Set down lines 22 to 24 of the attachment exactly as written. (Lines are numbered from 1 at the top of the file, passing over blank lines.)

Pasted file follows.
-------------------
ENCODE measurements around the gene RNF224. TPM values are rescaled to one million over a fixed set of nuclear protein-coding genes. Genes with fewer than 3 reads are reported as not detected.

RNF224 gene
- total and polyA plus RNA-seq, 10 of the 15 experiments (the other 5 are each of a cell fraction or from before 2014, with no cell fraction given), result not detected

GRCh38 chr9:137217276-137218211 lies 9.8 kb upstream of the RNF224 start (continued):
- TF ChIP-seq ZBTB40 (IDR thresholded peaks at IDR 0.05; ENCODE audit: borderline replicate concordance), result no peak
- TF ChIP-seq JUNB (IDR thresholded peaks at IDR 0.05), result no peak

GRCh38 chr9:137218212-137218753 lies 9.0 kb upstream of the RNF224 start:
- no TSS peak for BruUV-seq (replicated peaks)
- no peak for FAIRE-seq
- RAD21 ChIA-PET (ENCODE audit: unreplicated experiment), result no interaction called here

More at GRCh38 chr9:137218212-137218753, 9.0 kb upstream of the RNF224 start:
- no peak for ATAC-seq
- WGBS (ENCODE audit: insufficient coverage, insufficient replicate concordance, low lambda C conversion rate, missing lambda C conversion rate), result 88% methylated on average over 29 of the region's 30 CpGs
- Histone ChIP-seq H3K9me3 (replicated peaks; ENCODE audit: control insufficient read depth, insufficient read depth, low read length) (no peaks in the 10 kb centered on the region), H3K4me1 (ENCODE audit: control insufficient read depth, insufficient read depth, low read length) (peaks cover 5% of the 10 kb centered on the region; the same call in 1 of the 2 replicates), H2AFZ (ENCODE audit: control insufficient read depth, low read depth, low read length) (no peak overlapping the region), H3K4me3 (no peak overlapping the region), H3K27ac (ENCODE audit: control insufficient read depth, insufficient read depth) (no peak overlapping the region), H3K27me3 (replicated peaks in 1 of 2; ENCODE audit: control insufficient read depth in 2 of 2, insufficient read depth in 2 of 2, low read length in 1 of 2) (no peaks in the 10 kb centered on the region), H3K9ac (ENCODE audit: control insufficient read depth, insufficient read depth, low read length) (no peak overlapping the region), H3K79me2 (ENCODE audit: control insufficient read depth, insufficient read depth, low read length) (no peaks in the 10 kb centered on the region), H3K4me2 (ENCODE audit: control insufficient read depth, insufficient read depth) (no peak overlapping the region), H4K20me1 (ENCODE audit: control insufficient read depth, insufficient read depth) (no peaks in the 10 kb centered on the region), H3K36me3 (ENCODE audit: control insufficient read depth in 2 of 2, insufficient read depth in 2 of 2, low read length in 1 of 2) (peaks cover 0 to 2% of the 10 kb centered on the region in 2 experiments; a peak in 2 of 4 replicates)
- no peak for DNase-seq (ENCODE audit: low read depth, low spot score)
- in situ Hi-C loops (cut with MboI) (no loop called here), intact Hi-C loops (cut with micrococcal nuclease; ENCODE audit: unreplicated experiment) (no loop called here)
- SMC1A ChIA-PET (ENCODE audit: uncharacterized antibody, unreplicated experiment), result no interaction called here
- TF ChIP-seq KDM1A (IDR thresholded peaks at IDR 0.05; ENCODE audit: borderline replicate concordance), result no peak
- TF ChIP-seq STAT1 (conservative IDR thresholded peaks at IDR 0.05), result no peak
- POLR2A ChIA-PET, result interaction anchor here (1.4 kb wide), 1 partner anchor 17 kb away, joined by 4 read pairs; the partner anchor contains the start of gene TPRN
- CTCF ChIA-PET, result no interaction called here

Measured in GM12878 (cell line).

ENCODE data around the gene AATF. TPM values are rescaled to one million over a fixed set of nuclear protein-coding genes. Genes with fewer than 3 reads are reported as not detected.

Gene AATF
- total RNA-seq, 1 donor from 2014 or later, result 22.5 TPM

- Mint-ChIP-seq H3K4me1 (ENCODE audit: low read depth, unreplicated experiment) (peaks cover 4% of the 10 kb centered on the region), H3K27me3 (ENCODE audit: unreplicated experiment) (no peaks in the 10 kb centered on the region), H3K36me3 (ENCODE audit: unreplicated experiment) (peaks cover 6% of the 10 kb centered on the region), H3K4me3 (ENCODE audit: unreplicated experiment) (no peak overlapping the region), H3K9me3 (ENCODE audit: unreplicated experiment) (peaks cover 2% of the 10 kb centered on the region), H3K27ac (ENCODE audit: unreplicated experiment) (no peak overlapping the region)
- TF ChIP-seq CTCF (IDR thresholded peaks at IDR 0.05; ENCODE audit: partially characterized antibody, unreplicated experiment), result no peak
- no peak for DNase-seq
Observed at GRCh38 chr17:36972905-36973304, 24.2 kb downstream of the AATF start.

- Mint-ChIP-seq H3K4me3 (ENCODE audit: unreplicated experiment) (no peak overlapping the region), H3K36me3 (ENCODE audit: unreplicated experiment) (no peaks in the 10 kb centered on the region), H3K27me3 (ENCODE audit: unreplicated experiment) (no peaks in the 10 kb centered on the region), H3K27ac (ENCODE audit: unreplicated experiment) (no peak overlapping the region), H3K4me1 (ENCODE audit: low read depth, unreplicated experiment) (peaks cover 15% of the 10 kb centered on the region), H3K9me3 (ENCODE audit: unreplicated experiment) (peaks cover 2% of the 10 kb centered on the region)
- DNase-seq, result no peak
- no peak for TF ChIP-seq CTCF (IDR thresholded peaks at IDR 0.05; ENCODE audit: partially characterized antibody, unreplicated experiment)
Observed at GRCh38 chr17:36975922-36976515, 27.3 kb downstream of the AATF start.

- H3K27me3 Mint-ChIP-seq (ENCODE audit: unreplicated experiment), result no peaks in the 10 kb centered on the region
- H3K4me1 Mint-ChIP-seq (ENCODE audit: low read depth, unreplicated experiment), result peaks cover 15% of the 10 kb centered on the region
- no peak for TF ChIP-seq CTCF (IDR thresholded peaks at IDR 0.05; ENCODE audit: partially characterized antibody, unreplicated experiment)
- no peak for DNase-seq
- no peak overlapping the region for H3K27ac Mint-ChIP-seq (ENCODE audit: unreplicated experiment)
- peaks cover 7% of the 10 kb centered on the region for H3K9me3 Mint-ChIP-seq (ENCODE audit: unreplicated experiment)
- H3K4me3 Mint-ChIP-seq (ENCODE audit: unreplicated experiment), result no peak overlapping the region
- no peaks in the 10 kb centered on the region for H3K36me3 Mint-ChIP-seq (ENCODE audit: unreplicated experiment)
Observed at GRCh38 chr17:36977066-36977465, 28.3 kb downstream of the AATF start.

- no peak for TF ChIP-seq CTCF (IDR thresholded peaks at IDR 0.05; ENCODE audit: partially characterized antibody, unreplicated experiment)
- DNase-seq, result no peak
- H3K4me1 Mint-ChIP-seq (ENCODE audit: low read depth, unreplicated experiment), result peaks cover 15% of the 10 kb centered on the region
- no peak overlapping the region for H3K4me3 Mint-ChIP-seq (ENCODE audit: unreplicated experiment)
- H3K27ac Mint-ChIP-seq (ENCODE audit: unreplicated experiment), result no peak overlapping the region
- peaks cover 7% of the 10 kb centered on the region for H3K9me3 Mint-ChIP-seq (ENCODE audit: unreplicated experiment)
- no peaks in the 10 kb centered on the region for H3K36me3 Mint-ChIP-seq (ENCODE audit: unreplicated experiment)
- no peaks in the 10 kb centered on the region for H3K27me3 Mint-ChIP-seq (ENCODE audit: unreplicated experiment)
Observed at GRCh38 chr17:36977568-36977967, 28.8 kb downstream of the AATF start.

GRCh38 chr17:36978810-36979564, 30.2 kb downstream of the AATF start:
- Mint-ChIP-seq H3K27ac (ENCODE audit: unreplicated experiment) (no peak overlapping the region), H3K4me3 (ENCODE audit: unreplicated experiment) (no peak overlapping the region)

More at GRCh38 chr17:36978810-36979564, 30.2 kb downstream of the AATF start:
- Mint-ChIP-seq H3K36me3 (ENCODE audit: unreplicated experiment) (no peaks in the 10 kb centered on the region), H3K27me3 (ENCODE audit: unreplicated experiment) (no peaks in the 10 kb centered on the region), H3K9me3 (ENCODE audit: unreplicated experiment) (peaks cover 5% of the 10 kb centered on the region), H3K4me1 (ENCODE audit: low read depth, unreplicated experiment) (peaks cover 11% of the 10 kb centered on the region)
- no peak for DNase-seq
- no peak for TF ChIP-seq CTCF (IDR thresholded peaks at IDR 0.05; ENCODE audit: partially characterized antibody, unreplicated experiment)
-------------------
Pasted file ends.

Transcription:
Measured in GM12878 (cell line).

ENCODE data around the gene AATF. TPM values are rescaled to one million over a fixed set of nuclear protein-coding genes. Genes with fewer than 3 reads are reported as not detected.

Gene AATF